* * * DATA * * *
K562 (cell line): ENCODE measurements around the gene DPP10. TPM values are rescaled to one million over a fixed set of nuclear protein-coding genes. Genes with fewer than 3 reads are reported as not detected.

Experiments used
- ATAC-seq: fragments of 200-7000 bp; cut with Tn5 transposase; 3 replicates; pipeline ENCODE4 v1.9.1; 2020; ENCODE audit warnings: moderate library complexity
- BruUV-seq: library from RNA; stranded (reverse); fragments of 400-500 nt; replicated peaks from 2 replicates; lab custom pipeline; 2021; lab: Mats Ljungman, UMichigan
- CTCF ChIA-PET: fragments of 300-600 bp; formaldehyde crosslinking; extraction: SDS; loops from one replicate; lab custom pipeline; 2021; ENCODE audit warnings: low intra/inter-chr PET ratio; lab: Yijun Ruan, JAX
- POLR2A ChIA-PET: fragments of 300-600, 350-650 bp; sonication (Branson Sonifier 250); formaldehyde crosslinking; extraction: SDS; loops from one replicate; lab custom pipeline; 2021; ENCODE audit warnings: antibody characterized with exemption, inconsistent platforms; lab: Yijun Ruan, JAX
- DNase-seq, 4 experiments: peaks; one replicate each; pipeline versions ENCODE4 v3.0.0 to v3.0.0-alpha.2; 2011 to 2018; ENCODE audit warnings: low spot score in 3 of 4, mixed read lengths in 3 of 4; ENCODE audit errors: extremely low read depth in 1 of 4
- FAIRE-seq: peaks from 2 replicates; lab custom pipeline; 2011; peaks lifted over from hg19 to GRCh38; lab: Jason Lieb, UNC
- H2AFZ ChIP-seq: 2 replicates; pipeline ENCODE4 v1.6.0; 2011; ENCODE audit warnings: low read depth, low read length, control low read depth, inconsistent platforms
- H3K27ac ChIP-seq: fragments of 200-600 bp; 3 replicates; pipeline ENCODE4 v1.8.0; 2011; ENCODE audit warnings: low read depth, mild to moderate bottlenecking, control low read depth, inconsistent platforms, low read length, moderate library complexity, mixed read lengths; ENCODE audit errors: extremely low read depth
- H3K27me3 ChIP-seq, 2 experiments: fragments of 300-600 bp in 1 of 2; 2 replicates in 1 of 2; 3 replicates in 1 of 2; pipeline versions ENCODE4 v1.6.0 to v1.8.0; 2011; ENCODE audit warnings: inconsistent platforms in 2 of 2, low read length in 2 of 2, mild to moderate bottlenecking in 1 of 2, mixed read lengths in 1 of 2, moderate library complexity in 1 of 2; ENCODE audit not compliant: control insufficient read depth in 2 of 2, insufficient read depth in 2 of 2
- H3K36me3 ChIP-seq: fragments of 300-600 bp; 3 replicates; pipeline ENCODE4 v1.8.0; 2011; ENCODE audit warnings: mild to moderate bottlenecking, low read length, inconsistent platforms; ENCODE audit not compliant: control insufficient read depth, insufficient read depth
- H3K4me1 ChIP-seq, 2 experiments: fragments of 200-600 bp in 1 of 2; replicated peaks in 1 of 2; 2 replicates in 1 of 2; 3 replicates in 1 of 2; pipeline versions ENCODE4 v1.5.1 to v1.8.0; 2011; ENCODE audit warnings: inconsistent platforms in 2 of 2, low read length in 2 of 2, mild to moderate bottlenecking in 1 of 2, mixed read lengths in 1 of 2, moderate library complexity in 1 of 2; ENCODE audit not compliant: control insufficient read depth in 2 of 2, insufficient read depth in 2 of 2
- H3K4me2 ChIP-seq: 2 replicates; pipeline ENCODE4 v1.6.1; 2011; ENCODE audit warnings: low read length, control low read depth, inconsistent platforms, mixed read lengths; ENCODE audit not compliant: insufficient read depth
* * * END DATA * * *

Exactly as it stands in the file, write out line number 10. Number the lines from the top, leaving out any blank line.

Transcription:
- H3K27ac ChIP-seq: fragments of 200-600 bp; 3 replicates; pipeline ENCODE4 v1.8.0; 2011; ENCODE audit warnings: low read depth, mild to moderate bottlenecking, control low read depth, inconsistent platforms, low read length, moderate library complexity, mixed read lengths; ENCODE audit errors: extremely low read depth